William Heise, 1896
1896’s The Kiss (also known as The May Irwin Kiss) is acknowledged to be the first kiss shown on film. Infamous for causing an uproar in its day, it’s a context-free 47 seconds of an older couple canoodling before the man plants one square on the woman’s lips. It might surprise modern viewers to learn that the moment was a recreation of the finale of The Widow Jones, a hit play of the day, and the filmed moment was screened in order to publicize the show. (Does that also make it the first spoiler in film history?) What’s most fascinating about the event is that the uproar wasn’t so much over the onscreen kiss as it was over the fact that the people engaged in the snogging were deemed too ugly. Sure, a clergyman or two harumphed (one particular man of God called the film “a lyric of the stockyard”), but the only complaint that really seems to have taken root is by a critic named Herbert Stone, who wrote that “...neither participant is physically attractive and the spectacle of their prolonged pasturing on each other’s lips was hard to beat when only life size. Magnified to gargantuan proportions and repeated three times over is absolutely disgusting!” For all the controversy this film apparently caused, this is the quote you will find repeated over and over in any historical account of the the public’s outcry. Nearly 120 years later, criticism of women’s sexuality in mass media still seems to center around how attractive the female is or isn’t. (Phil Nobile, Jr.)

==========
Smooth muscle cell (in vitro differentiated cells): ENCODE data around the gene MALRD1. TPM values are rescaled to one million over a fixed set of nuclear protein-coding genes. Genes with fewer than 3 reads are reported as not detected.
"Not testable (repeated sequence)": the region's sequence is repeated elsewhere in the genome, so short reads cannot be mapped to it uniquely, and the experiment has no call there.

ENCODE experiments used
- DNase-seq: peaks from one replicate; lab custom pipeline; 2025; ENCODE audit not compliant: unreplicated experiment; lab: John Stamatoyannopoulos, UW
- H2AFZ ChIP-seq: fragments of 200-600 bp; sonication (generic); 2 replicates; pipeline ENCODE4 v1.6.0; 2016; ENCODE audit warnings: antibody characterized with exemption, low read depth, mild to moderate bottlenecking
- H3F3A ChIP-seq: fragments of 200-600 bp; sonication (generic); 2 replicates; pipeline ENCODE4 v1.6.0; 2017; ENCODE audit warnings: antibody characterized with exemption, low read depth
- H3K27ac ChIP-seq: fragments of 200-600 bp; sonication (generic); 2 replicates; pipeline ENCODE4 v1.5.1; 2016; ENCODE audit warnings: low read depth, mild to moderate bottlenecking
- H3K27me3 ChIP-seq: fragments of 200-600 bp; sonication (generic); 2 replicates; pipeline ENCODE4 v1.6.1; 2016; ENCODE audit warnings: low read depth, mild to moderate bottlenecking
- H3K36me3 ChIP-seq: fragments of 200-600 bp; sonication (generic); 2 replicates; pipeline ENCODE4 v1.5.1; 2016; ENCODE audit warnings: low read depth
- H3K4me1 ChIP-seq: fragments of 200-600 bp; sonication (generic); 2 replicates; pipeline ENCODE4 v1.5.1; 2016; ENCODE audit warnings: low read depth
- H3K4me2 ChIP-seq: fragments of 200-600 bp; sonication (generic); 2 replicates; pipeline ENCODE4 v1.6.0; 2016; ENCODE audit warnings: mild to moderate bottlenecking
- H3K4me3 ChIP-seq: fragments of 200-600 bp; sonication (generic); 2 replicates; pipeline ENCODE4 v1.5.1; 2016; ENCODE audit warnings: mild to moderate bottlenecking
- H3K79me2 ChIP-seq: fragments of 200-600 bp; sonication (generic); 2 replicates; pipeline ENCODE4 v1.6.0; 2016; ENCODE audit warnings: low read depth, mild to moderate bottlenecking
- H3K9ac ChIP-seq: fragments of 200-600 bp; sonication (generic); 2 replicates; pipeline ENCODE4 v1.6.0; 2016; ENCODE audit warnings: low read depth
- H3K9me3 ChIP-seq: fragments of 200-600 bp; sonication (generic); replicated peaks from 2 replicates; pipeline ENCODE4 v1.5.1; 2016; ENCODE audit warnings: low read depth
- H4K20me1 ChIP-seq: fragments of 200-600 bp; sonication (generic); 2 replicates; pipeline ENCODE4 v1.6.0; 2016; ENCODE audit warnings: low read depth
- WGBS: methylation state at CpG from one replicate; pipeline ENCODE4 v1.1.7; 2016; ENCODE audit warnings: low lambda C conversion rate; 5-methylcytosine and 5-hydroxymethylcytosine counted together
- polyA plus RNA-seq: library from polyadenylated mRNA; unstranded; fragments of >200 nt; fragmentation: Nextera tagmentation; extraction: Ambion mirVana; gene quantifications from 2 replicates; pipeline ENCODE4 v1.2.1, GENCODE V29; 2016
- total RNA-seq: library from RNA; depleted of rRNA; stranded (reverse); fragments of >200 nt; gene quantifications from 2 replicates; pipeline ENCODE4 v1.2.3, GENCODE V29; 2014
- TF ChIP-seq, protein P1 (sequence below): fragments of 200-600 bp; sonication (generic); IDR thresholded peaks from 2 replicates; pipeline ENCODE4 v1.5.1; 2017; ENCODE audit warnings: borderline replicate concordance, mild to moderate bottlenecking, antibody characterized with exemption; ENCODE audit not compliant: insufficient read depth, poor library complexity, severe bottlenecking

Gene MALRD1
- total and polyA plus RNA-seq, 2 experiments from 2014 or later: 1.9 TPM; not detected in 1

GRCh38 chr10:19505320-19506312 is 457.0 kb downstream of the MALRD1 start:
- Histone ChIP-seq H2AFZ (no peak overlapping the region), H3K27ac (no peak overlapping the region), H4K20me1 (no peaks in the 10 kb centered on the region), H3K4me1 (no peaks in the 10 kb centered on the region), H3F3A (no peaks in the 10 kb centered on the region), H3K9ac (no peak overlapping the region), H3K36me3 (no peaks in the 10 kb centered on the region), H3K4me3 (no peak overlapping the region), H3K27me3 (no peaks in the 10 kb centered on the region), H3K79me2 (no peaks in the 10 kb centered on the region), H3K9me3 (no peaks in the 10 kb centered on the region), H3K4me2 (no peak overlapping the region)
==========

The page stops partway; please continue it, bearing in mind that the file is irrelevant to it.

Elia Kazan, 1956